POETRY, EMOTIONAL INTELLIGENCE, AND DISABLED YOUTH


First, I am a poet. After that, I am a teacher.

When I write, I write of people living on the edges of the mainstream. I write about disability. I write about poverty and disenfranchisement. I write about an invisible world.

As a teacher, I work with disabled young people. I work with young people who see the world through a fractured lens. All of my students have survived trauma. They’ve survived abandonment. Their world is often frightening. Their lives are often outside their control.

Any young person struggles to find themselves. It’s a part of growing up. Young people often lack the ability to communicate their needs. The students with whom I work, though, often have a deeper fight. Many of them simply lack the words to describe their needs. Often, they can’t even identify their emotions. Sometimes, this disability manifests as violence.

As a teacher and a poet, I work with them to find ways to connect words to feelings. Knowing how to label feelings and then how to communicate those feelings in a safe and appropriate way is difficult. Poetry, because of its descriptive nature, gives these folks the ability to identify within themselves and state those feelings to the world.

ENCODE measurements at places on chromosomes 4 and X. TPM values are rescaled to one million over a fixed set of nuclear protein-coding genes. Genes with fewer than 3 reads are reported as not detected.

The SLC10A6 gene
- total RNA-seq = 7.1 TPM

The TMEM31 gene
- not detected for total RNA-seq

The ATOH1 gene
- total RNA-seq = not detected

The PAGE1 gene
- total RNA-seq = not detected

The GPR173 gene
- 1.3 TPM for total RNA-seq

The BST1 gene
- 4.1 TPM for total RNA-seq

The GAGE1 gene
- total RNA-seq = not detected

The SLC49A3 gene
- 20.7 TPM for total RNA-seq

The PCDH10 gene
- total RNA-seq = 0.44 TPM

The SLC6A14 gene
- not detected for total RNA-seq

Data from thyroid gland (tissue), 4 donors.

Reading poetry gives my students practice in observing how others feel. It broadens their world. Many of these kids lack empathy. All they seem to know is that they are not getting what they want. In their lives, they have learned that screaming and kicking and punching gets their needs met. It gets them attention.

Poetry, writing it and reading it, reciting it, while difficult, gives them the tools and the confidence to stand up for themselves without imposing themselves on the world. Poetry doesn’t solve the problems. These students will always carry the scars of their lives, but my hope, my biggest hope, is that when the students leave my class and later, when they go into the world, that they’ll have a better understanding of themselves. Most of them will never look at poetry again. Almost none of them will develop my love words and images and meter. We live in a world in which people see poems and poets as outsiders. People assume there’s something wrong with those of us who outline our emotions on paper.

By standing up every day in class, I teach my students that their disabilities, while hard to live with, do not make them less human. My goal is to show them that they paint their world any color they choose. My goal is to give them the skills to recognize their feelings as well as others and the ability to communicate in a way that doesn’t involve fists or profanity.

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